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    The two Grand Slams stick out like a sore thumb. It's as simple as that. No one else has done it. Yeah there's always the legitimate amateur/pro back and forth but no one else has done it; been able to win those particular 4 Majors 2x against their peers. On surfaces that often sucked from poor weather. And with them pretty much bookending his career, it makes them look even better in some eyes.
     
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  26. BobbyOne

    BobbyOne Banned

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    Anti-Fedal, Pancho won the tour where Rosewall did not participate. Rosewall won the two biggest tournaments.
     
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  27. BobbyOne

    BobbyOne Banned

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    Sparrowhawk, Yes the Grand Slam is the greatest feat in tennis. But don't forget that Tilden, Gonzalez, Rosewall and maybe Budge and Kramer likely would have achieved it too if open era had come earlier. When Rosewall was 24 and 31 (Laver's age in his GS years) he was not allowed to play Grand Slam tournaments.
     
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  28. kiki

    kiki Banned

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    Jack Crawford.Lost in the last set when he had won 3.The closest to win another GS
     
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  29. BobbyOne

    BobbyOne Banned

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    kiki, Yes. But I don't know exactly what Crawford has to do with the probability of Rosewall & Co to win open Grand Slams.
     
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  30. hoodjem

    hoodjem G.O.A.T.

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    "Would" or "could"?

    Would indicates that it was certain. Could indicates that it was possible.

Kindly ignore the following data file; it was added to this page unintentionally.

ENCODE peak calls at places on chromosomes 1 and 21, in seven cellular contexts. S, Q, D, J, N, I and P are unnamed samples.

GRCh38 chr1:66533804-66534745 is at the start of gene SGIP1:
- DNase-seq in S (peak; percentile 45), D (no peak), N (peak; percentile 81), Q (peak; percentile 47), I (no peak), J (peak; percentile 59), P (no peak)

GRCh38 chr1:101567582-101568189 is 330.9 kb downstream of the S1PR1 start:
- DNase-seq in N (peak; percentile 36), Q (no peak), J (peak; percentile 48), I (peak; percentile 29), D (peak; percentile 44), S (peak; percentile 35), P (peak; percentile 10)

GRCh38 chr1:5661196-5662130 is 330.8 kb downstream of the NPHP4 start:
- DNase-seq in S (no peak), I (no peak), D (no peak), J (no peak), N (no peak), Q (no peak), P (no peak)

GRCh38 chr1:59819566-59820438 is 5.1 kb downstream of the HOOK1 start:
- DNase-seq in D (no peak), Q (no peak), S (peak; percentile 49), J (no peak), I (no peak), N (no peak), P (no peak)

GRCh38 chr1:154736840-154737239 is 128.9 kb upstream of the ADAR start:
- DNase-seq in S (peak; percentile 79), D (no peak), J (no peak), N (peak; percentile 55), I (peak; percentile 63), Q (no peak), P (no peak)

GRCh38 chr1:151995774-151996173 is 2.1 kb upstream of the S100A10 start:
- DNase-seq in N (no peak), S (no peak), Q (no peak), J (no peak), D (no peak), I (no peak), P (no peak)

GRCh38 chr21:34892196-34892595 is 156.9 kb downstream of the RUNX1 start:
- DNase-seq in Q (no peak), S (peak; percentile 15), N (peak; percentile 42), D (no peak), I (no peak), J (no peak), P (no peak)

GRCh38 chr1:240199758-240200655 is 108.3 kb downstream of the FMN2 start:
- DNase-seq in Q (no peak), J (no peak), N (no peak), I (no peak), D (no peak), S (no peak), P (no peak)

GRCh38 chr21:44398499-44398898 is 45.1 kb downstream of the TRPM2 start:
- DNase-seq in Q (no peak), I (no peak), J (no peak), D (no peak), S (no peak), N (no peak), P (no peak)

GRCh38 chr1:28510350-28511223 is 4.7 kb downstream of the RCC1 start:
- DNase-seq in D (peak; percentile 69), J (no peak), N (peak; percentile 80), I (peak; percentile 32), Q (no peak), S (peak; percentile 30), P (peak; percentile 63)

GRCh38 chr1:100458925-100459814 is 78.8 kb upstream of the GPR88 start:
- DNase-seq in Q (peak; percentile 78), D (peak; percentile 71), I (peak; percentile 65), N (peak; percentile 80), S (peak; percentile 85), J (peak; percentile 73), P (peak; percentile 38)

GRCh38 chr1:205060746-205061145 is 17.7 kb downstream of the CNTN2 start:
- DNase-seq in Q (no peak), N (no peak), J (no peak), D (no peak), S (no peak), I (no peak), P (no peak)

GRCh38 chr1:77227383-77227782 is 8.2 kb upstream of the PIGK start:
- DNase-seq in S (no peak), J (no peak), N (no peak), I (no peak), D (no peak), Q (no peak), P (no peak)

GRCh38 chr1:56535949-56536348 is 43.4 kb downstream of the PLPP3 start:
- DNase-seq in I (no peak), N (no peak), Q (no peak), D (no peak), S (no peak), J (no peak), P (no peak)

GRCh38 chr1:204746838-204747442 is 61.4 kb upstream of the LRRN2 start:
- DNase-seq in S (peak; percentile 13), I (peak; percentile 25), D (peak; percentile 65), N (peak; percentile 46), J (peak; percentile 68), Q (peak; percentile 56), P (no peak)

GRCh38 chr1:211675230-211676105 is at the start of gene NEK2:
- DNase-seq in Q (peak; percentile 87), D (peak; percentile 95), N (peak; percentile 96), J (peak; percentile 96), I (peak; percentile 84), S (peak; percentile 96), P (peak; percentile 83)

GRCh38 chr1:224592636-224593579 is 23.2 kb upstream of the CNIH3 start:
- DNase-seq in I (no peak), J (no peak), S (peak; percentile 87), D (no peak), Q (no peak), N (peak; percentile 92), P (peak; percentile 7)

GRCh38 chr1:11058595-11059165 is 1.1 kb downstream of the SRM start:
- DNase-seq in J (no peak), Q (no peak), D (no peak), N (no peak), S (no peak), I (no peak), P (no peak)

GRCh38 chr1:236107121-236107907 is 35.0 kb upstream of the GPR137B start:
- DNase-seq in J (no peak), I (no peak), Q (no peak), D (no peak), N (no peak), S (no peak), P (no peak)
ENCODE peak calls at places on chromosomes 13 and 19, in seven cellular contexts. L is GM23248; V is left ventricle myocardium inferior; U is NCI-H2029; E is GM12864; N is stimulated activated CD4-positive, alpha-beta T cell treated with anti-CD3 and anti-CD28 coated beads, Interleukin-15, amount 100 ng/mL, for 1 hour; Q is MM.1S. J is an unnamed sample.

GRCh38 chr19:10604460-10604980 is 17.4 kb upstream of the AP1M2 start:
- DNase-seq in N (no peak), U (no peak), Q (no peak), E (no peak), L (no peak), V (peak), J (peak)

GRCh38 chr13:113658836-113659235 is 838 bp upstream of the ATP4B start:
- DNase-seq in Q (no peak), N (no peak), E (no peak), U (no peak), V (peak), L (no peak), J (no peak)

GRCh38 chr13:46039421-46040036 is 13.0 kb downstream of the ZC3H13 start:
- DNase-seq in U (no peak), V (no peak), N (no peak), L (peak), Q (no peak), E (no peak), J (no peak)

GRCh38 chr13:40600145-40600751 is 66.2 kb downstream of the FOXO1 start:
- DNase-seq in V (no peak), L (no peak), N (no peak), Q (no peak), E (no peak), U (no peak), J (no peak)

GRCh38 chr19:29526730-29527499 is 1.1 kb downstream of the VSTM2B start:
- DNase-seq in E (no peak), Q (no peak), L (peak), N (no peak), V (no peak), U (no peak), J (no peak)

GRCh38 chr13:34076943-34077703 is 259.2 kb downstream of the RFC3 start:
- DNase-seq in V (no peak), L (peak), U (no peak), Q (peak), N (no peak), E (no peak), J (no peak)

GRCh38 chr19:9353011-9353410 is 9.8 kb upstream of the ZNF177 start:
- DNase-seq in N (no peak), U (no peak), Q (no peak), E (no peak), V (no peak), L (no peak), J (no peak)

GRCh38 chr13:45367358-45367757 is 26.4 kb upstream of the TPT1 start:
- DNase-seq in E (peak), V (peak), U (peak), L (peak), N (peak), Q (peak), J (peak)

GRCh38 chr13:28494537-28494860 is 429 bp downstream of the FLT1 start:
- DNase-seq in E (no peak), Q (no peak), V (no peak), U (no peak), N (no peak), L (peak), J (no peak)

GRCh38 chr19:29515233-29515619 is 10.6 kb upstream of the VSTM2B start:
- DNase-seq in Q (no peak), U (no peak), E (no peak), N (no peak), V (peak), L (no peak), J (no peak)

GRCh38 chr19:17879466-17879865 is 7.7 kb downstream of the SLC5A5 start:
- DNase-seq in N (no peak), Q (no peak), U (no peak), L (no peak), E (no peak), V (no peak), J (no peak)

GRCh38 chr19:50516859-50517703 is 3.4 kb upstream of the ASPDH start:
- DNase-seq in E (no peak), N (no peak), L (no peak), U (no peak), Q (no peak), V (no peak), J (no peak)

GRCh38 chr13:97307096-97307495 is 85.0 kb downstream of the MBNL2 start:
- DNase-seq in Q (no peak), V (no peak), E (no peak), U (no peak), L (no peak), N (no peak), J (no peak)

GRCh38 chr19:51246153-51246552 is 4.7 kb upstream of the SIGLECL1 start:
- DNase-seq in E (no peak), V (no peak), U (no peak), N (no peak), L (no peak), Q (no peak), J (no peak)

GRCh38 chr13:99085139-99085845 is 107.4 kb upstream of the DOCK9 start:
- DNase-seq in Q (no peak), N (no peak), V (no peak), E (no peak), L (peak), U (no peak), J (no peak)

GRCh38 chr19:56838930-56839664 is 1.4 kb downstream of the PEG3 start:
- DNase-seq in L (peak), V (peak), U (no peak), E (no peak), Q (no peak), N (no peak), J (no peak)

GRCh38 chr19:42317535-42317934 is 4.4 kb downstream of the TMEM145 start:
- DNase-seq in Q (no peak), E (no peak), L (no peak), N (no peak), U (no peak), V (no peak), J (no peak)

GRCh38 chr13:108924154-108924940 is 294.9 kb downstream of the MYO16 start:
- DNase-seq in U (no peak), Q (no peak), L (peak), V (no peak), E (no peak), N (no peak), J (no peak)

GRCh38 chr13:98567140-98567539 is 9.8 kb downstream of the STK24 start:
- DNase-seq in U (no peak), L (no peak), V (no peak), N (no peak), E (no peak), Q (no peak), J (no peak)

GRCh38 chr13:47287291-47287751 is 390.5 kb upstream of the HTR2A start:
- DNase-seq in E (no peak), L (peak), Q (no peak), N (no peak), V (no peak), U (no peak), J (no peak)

I believe that "could" is more logical. Look at Hoad in 1956.

    Actuality is rather hard to predict.
     
    Last edited: Feb 9, 2014
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  31. BobbyOne

    BobbyOne Banned

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    hoodjem, You are right. My error, probably because I have slept only little recently and because I'm pretty tired from much posting on TT...

    But I would still say that those great pros would PROBABLY have won open Grand Slams.
     
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  32. DMP

    DMP Semi-Pro

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    I think there are a number of reasons, but I think in the end it boils down to two factors

    1) Simple Facts for Simple Minds
    2) Right Place, Right Time

    To elaborate...

    Simple Facts for Simple Minds Tennis underwent a huge popularity boom after the start of Open Tennis, peaking between roughly 1975 and 1985. After that it went into a decline, and to try to encourage interest in the 1990's those responsible for publicising the sport looked for a simple metric to try to spark public interest. They chose Emerson's slam total as that metric, and Sampras's chase as the yardstick for who would be the tennis GOAT. Because tennis had declined so much, all those involved with tennis became complicit in the use of the metric, including those who knew tennis history was more complex. They wanted a simple metric for the by-now tennis indifferent public audience.